FDA Rule Prohibits Certain Nutrient Content Claims for Omega-3 Fatty Acids

April 29, 2014

The final rule prohibits label claims of food products, including dietary supplements, that are “high in,” “rich in,” or an “excellent source of” DHA or EPA and allows some nutrient content claims for ALA.

On April 28, the U.S. Food and Drug Administration (FDA or the Agency) published a final rule (the Rule), prohibiting statements on labels of food products, including dietary supplements, that claim products are “high in,” “rich in,” or an “excellent source of” docosahexaenoic acid (DHA) or eicosapentaenoic acid (EPA) as well as some such claims for alpha-linolenic acid (ALA).[1] The Rule will affect hundreds of product categories, requiring costly labeling changes that must be made by January 1, 2016. Product inventory manufactured through December 31, 2015 will not be affected, assuming marketplace acceptance.


“Nutrient content claims” are labeling claims that characterize the level of a nutrient in a food. Under the Federal Food, Drug, and Cosmetic Act (FD&C Act), nutrient content claims, such as “high in,” are allowed only for nutrients for which a reference level for the claim has been set. FDA has not established nutrient levels that can serve as the basis for nutrient content claims for DHA, EPA, or ALA.

In 2004 and 2005, FDA received three notifications for nutrient content claims for DHA, EPA, and ALA, asserting that the Institute of Medicine of the National Academies (IOM) had issued authoritative statements that identified nutrient reference levels for DHA, EPA, and ALA on which nutrient content claims could be based. These notifications identified multiple, but, in some cases, conflicting, nutrient reference levels of DHA, EPA, and ALA. The Agency issued the Rule, in part, because FDA determined that IOM’s statements on DHA and EPA did not establish nutrient levels for those omega-3 fatty acids, and, thus, there is not a sufficient basis for making nutrient content claims. Accordingly, the Rule prohibits all DHA and EPA nutrient content claims. With regard to the two sets of nutrient content claims for ALA that were identified in the notifications, FDA determined that one of the sets of claims, which was based on a population-weighted approach to establish a reference amount customarily consumed (RACC) of ALA, did not meet the requirements of the FD&C Act. Therefore, FDA is only allowing ALA claims that are based on a population-coverage-derived RACC. The nutrient content claims are described in the below charts.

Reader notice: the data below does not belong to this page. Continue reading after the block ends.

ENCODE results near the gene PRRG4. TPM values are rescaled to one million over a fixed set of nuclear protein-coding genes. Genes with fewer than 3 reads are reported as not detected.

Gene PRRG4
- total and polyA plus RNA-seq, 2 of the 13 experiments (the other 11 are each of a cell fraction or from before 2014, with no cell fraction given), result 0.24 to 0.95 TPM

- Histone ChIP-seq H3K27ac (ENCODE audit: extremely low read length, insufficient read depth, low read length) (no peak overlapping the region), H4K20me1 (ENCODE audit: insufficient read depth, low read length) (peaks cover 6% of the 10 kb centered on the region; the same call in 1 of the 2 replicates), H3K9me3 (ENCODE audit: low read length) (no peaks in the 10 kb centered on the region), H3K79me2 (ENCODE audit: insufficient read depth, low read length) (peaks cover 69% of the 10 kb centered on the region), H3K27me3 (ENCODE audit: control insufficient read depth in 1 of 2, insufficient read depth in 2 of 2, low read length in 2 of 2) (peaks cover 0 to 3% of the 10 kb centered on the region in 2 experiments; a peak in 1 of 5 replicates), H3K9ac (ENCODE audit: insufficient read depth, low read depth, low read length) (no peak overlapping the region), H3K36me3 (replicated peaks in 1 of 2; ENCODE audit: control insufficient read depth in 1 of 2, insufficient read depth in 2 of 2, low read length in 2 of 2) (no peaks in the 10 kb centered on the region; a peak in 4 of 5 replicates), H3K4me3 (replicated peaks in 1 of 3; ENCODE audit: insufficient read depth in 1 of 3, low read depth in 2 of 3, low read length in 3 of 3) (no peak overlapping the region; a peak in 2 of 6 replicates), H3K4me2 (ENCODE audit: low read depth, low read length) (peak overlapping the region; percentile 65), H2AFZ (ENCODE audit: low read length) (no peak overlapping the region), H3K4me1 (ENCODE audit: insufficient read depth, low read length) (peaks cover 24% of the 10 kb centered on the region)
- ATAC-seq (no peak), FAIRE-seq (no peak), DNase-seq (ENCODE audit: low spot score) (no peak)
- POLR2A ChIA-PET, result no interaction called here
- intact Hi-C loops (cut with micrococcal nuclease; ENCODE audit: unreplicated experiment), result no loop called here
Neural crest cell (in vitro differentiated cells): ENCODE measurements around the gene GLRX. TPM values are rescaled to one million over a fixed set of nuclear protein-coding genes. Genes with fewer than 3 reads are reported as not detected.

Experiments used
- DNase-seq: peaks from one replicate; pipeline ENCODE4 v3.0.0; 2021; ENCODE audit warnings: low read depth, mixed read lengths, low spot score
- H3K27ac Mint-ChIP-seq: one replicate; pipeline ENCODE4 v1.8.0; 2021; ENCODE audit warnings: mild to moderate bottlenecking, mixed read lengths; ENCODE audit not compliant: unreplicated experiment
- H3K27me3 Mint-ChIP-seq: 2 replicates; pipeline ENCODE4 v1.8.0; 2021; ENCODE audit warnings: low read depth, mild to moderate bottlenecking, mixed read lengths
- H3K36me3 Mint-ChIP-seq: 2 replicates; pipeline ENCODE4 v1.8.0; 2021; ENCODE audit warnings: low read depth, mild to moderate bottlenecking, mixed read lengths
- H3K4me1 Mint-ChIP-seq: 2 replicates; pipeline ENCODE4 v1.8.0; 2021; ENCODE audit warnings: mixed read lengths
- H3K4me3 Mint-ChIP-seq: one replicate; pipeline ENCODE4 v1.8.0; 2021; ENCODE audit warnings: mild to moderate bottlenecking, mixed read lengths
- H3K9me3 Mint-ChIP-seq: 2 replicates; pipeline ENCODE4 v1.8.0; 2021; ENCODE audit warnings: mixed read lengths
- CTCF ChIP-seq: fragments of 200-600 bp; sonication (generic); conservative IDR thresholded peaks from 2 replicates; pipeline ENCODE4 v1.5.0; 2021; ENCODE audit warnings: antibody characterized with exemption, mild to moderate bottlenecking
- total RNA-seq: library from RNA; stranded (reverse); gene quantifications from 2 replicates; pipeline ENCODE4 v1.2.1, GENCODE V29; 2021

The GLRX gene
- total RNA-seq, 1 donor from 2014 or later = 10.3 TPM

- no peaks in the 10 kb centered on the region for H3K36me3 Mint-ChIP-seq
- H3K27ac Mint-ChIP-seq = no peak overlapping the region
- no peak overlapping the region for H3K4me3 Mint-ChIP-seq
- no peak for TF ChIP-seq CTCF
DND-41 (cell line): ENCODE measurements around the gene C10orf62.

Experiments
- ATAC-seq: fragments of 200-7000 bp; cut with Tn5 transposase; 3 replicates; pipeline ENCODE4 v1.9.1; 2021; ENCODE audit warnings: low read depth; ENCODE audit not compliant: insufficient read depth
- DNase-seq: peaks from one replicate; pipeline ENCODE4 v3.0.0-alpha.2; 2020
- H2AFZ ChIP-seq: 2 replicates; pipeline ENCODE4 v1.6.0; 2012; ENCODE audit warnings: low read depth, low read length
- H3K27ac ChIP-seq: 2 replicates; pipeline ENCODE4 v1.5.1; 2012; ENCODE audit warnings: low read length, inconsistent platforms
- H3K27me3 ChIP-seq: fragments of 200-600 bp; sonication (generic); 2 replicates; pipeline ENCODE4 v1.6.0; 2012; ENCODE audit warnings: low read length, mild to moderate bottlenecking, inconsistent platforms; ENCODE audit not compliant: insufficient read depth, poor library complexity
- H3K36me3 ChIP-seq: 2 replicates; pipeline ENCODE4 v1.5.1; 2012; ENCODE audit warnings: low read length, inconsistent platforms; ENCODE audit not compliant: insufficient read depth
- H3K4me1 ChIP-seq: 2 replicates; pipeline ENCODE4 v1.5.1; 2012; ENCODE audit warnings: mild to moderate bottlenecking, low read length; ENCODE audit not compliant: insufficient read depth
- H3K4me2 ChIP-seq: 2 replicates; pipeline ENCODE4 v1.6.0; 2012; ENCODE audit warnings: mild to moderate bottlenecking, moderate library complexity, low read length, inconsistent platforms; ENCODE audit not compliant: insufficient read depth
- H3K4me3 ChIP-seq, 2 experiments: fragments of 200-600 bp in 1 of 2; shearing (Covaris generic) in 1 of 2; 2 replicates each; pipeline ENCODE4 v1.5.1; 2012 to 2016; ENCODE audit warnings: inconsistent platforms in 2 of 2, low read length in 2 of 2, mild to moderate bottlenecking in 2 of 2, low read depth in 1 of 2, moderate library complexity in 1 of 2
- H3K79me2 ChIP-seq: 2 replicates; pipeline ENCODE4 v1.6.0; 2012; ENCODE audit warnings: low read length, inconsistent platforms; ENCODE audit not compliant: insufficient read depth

Permitted and Prohibited Nutrient Content Claims

Accordingly, the following charts summarize the status of permitted and prohibited nutrient content claims.

Nutrient Content Claim for ALA

Conditions for Making Such a Claim


≥ 320 mg of ALA per reference amount customarily consumed (RACC)
(≥ 20% of 1.6 g/day)

Good Source

≥ 160 mg of ALA per RACC
(≥ 10% of 1.6 g/day)


≥ 160 mg of ALA more per RACC than an appropriate reference food

(≥ 10% of 1.6 g/day)


Nutrient Content Claim for DHA/EPA

Conditions for Making Such a Claim

No Claims Allowed


Hundreds of Product Categories Implicated

Comments submitted by interested parties regarding the Agency’s analysis of the proposed rule’s impact suggested that there are hundreds of product categories affected by the Rule. The broad-ranging product categories identified in the comments include, but are not limited to, the following:

  • Seafood
  • Pasta
  • Eggs
  • Fresh and shelf-stable milks
  • Spoonable yogurts
  • Yogurt drinks
  • Fermented milk drinks
  • Cheeses
  • Butters
  • Fat-based spreads
  • Juices
  • Juice smoothies
  • Soy milks
  • Packaged breads
  • Meats from grass-fed animals
  • Packaged meats
  • Baby foods
  • Chocolate confections
  • Cooking oils
  • Packaged soups
  • Ice creams
  • Nutritional bars
  • Frozen pizzas

Compliance Dates

The Rule will become effective on the next uniform compliance date for labeling regulations (i.e., January 1, 2016), and it will apply to food labeling regulations that FDA issues between January 1, 2013 and December 31, 2014. The Agency will not give small firms more time to comply with the Rule than other firms because FDA concluded it did not want inconsistent labeling on food products.

Commercial Implications

Food manufacturers with products labeled with omega-3 fatty acid claims should begin reviewing their product labels and labeling, including websites and other marketing materials, to assess compliance with the Rule and should arrange for relabeling, if necessary. Retailers will need to work closely with suppliers and contract manufacturers to verify compliance and timelines for any necessary label changes. Products with DHA and/or EPA nutrient content claims in the distribution chain before January 1, 2016 may be sold with the old labels, but FDA encourages manufacturers to use up their labeling inventory between now and the compliance date.


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Washington, D.C.

[1]. Food Labeling: Nutrient Content Claims; Alpha-Linolenic Acid, Eicosapentaenoic Acid, and Docosahexaenoic Acid Omega-3 Fatty Acids, 79 Fed. Reg. 23,262 (proposed Apr. 28, 2014), available here.